• A, B, C, D, E, F, G,
      H, I, J, K,
      L, M, N, O, P,
      Q, R, S,
      T,U, V,
      W, X, Y and Z
      Now you know the A, B, C, you can sing along with me.

 

  • Twinkle, twinkle little star
    The children can make their own stars before singing this song. Give them three strips of pipe cleaners that they have to bend together in the middle to make a six-point star. This is a good way to practise instructions with them. You can hang them onto coat hangers and display like a mobile.
    • Twinkle, twinkle little star
      How I wonder what you are
      Up above the world so high
      Like a diamond in the sky
      Twinkle, twinkle little star
      How I wonder what you are.


TV theme songs
Not only do these songs provide a good cultural input to your lessons, the theme songs are catchy and fairly easy to learn as they really tell a story. You need to have access to the cartoons themselves for the songs and opening credits where the songs are sung. Use the video to elicit vocabulary first without the sound.

  • Postman Pat
  • Fireman Sam
  • Bob the Builder


Christmas songs

Christmas songs can be quite long and difficult to learn but these below are relatively short and repetitive so more accessible to children.

  • Jingle Bells
    Jingle Bells, Jingle Bells, Jingle all the way,
    Oh what fun it is to ride on a one-horse open sleigh. Hey!
    Jingle Bells, Jingle Bells, Jingle all the way,
    Oh what fun it is to ride on a one-horse open sleigh.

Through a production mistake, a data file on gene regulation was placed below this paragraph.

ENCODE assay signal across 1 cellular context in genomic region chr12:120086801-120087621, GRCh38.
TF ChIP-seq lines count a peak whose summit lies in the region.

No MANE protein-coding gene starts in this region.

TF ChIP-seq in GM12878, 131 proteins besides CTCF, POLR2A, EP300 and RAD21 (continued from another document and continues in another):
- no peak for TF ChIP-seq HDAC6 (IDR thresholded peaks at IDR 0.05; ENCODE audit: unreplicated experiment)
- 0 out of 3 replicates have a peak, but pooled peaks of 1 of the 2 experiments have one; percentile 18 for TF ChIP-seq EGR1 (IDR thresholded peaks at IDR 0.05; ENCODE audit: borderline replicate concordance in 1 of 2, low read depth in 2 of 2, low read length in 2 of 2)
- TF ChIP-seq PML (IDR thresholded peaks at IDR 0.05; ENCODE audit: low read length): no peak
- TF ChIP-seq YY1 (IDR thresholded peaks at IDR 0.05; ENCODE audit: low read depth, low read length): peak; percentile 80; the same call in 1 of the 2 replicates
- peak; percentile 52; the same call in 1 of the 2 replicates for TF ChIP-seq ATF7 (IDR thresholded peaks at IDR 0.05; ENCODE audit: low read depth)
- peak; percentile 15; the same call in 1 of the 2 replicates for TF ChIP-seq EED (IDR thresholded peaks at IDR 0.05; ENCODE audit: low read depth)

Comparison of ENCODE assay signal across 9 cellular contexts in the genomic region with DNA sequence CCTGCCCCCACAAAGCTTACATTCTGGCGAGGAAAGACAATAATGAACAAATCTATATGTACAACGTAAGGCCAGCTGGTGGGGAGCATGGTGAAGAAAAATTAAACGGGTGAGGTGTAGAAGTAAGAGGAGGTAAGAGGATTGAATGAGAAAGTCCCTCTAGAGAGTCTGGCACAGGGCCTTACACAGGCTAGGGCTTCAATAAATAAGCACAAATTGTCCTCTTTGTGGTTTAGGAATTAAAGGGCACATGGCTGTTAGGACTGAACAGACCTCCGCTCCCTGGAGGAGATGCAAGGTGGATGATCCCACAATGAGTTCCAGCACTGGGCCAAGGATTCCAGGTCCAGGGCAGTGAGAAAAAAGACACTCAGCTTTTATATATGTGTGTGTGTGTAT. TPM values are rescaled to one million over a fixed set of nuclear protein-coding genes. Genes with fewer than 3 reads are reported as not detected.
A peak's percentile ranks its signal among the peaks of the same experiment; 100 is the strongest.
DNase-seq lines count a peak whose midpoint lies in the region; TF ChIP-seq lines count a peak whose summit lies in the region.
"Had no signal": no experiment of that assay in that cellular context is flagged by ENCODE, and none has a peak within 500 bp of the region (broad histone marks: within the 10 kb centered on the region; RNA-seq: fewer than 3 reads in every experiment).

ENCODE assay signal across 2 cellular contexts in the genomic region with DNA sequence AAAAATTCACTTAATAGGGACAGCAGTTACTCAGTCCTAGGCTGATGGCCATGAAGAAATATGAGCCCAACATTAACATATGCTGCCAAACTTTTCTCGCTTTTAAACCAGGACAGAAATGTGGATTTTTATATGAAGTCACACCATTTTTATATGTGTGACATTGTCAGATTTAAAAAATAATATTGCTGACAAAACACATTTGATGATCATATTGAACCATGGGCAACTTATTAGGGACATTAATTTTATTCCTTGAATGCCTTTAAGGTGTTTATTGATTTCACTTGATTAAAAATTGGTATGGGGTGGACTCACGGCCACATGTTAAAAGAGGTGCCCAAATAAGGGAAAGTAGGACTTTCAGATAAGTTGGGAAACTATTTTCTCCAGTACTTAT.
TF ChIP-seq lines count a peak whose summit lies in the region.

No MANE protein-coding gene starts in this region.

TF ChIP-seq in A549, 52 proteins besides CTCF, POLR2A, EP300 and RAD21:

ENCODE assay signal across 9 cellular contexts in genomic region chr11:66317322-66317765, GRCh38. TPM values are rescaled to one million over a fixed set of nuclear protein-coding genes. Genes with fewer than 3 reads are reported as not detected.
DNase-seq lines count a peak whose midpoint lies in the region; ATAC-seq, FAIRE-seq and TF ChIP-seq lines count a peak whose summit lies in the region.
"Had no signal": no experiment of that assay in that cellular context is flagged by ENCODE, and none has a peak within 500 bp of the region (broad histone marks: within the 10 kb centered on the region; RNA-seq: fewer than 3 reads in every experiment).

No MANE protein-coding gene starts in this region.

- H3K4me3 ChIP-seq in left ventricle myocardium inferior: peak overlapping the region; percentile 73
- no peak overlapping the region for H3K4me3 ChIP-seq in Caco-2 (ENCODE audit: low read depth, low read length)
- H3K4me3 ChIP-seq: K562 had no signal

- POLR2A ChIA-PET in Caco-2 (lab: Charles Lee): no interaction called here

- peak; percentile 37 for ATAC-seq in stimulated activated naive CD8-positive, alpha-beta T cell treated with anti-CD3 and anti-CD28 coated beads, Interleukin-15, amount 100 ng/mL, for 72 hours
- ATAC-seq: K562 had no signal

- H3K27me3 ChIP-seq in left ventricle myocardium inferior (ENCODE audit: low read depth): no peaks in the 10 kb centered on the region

• We wish you a Merry Christmas
    We wish you a Merry Christmas,
    We wish you a Merry Christmas,
    We wish you a Merry Christmas and a Happy New Year.
    Glad tidings we bring for you and your kin,
    We wish you a Merry Christmas and a Happy New Year.


Internet links

This British Council site has a collection of songs and activities for the songs online.
http://www.britishcouncil.org/kids-songs.htm

This site has flashcards for heads, shoulders, knees and toes.
http://www.eslkidstuff.com/Worksheets/

Here you can find flashcards for a few songs both in colour and black and white.
http://www.eslkidstuff.com/Song_Sheet_Menu.htm

Here there are some lovely song sheets for songs such as ‘Twinkle, twinkle little star’ and ‘The ants go marching’
http://bogglesworld.com/songs.htm

This site has some more song sheets worth looking at.
http://www.esl-lounge.com/children-songs.shtml

By Jo Bertrand

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Comments

mercedesm's picture
mercedesm

Hello !
Thanks so much for this great activity, i really love teaching through music, it wakes me and my class too. Great, i'll try this.